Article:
for the matrix Green™s function, the equations of motion

(i‚t1 ’ h(1))G(1, 1 ) = δ(1 ’ 1 ) + (Σ — G)(1, 1 ) (5.86)

(i‚t1 ’ h— (1 ))G(1, 1 ) = δ(1 ’ 1 ) + (G — Σ)(1, 1 ) (5.87)
or introducing the inverse free Green™s function

G’1 (1, 1 ) = (i‚t1 ’ h(1)) δ(1 ’ 1 ) (5.88)

the two equations can be expressed through operating with the inverse free matrix
Green™s function from the left

(G’1 ’ Σ) — G = δ(1 ’ 1 ) (5.89)

and from the right
G — (G’1 ’ Σ) = δ(1 ’ 1 ) . (5.90)

These two non-equilibrium Dyson equations will prove useful in Chapter 7 where
quantum kinetic equations are considered.
The matrix equation, Eq. (5.89), comprises the three coupled equations for GR,A,K

(G’1 ’ ΣR(A) ) — GR(A) = δ(1 ’ 1 ) (5.91)
138 5. Real-time formalism

G’1 — GK = ΣR — GK + ΣK — GA . (5.92)

Analogously, from Eq. (5.90), we obtain

GR(A) — (G’1 ’ ΣR(A) ) = δ(1 ’ 1 ) (5.93)

GK — G’1 = GR — ΣK + GK — ΣA . (5.94)

Exercise 5.8. Show that, subtracting the left and right Dyson equations for GK ,
the resulting equation can be written in the form
1R 1
[G’1 — GK ]’ [Σ + ΣA — GK ]’ ’ [ΣK — GR + GA ]’

, , ,
2 2

1 1
’ [ΣK — (GR ’ GA )]+ + [(ΣR ’ ΣA ) — GK ]+ . (5.95)
= , ,
2 2

If at the end of the day, one makes the lowest-order approximation for the self-
energy (as often done!), introducing the Green™s function formalism and diagrammat-
ics is of course ridiculous as ¬nal results follow from Fermi™s Golden Rule.9 A virtue
of the real-time formalism and its associated Feynman diagrams is that nontrivial
approximations can be established using the diagrammatic estimation technique, and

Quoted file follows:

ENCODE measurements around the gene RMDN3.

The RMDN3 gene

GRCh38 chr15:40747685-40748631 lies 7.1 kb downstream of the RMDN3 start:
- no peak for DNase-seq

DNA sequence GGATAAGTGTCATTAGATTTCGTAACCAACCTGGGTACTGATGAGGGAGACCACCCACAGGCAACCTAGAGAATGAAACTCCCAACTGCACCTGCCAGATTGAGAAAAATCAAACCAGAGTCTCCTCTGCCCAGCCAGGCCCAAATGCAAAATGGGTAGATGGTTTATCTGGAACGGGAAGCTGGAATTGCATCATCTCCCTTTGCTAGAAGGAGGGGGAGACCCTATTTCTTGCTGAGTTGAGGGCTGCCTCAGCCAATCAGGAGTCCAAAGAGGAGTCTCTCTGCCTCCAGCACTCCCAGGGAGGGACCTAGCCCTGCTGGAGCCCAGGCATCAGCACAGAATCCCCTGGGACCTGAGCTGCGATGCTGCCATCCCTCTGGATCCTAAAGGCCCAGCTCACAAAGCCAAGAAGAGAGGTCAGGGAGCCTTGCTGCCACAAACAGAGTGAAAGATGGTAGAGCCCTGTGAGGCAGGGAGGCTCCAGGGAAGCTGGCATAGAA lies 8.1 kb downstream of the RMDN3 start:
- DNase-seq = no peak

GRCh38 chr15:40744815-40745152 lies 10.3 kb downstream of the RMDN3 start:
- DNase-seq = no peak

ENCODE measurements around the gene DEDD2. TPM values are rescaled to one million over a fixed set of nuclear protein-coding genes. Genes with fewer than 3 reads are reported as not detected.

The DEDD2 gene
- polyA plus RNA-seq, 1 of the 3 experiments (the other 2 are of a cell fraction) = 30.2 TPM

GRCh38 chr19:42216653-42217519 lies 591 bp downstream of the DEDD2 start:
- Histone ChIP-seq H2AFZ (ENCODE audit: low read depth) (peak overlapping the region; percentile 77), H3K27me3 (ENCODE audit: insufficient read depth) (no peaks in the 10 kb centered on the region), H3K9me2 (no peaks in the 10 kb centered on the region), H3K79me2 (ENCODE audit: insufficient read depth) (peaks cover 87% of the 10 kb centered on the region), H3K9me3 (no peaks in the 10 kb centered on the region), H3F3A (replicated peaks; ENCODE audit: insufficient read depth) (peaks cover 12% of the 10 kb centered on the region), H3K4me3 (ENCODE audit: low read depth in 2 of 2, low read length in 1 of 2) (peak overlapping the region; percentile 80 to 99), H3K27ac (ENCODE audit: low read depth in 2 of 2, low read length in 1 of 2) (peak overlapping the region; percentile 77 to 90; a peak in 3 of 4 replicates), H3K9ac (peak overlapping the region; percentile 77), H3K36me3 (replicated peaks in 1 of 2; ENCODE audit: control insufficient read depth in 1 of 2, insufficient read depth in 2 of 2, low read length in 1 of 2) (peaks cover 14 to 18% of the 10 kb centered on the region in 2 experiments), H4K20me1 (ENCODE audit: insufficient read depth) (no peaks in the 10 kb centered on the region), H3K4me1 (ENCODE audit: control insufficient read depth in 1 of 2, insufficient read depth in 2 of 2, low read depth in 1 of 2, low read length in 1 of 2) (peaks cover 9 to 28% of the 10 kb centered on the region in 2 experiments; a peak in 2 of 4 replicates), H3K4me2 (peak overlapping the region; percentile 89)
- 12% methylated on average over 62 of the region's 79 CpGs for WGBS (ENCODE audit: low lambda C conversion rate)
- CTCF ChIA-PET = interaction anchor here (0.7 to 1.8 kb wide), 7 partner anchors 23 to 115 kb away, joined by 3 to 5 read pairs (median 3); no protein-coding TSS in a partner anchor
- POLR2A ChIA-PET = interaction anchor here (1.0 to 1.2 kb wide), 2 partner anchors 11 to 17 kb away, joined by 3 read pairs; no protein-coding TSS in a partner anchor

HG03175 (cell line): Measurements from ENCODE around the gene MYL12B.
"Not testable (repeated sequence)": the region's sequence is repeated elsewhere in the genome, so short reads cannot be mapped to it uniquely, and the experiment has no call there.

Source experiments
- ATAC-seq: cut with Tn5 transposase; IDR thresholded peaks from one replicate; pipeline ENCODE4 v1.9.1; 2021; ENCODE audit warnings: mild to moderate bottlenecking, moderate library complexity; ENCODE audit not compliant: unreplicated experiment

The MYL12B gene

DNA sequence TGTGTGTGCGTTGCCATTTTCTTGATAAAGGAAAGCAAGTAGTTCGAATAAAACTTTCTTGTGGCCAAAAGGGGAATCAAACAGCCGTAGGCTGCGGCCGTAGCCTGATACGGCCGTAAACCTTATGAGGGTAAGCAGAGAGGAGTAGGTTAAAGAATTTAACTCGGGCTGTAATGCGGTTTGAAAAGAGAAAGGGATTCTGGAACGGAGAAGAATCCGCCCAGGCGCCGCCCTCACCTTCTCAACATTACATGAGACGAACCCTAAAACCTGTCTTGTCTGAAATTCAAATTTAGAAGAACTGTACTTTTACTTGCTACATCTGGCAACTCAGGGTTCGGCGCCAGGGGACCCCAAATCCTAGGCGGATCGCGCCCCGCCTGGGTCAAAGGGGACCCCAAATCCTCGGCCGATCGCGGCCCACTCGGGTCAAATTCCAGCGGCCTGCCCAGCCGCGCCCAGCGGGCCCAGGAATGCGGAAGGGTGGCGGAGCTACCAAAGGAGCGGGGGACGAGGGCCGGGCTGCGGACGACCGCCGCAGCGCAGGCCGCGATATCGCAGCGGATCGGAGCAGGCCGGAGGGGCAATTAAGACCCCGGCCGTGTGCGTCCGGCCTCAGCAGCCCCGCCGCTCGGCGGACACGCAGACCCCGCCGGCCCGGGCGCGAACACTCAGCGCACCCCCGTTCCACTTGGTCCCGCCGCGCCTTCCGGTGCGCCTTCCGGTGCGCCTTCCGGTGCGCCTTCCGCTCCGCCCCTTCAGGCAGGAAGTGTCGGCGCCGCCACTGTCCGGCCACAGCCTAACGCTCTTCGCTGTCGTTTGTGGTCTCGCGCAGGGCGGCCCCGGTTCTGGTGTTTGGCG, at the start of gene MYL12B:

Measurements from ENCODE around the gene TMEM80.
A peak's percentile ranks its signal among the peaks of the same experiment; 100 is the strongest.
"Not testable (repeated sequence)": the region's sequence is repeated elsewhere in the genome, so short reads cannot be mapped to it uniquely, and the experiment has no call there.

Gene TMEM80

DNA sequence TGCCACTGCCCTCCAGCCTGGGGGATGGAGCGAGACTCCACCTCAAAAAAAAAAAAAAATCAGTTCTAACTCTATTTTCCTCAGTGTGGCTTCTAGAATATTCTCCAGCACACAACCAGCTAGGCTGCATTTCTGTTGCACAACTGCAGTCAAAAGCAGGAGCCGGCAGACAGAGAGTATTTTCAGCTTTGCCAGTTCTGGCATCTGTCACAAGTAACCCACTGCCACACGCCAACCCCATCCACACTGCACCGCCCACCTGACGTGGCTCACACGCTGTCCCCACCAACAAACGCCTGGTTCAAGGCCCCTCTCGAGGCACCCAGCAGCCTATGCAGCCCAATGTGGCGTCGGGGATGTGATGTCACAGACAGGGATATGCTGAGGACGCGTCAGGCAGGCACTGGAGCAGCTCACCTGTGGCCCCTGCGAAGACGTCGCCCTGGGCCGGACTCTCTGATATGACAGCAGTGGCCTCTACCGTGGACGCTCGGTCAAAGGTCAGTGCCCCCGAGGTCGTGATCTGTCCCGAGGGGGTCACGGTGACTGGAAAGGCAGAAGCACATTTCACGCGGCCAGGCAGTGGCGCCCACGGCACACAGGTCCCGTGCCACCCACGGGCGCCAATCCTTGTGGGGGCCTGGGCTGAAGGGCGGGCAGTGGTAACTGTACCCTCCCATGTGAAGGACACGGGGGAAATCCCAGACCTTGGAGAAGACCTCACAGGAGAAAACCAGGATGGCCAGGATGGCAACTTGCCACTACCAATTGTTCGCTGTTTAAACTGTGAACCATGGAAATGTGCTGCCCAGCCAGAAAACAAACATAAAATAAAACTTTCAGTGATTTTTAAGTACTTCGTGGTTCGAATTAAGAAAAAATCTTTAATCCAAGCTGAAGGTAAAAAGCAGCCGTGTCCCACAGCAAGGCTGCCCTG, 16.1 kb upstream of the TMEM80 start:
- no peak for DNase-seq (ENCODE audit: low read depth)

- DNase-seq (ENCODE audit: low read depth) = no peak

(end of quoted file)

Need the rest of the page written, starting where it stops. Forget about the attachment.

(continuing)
higher-order correlations studied systematically, as we shall consider in the following
chapters, not least in chapter 10.10
Before studying applications of the real-time technique we shall make obsolete
one version of the imaginary-time formalism, viz. the too pervasive Matsubara tech-
nique. The general imaginary-time formalism has virtues for special Euclidean ¬eld
theory purposes as well as for expedient proofs establishing conserving approxima-
tions. After the discussion of the equilibrium Dyson equation in the next section,
we demonstrate the equivalence of the imaginary-time formalism to the closed time
path formulation and the real-time technique introduced in this chapter.

5.6 Equilibrium Dyson equation
In equilibrium all quantities depend only on time di¬erences, and for translational
invariant situations also only on spatial di¬erences, and convolutions are by Fourier
transformation turned into products. In terms of the self-energy we therefore have
for the retarded Green™s function the equilibrium Dyson equation11

GR (p, E) = GR (p, E) + GR (p, E) ΣR (E, p) GR (p, E) (5.96)
0 0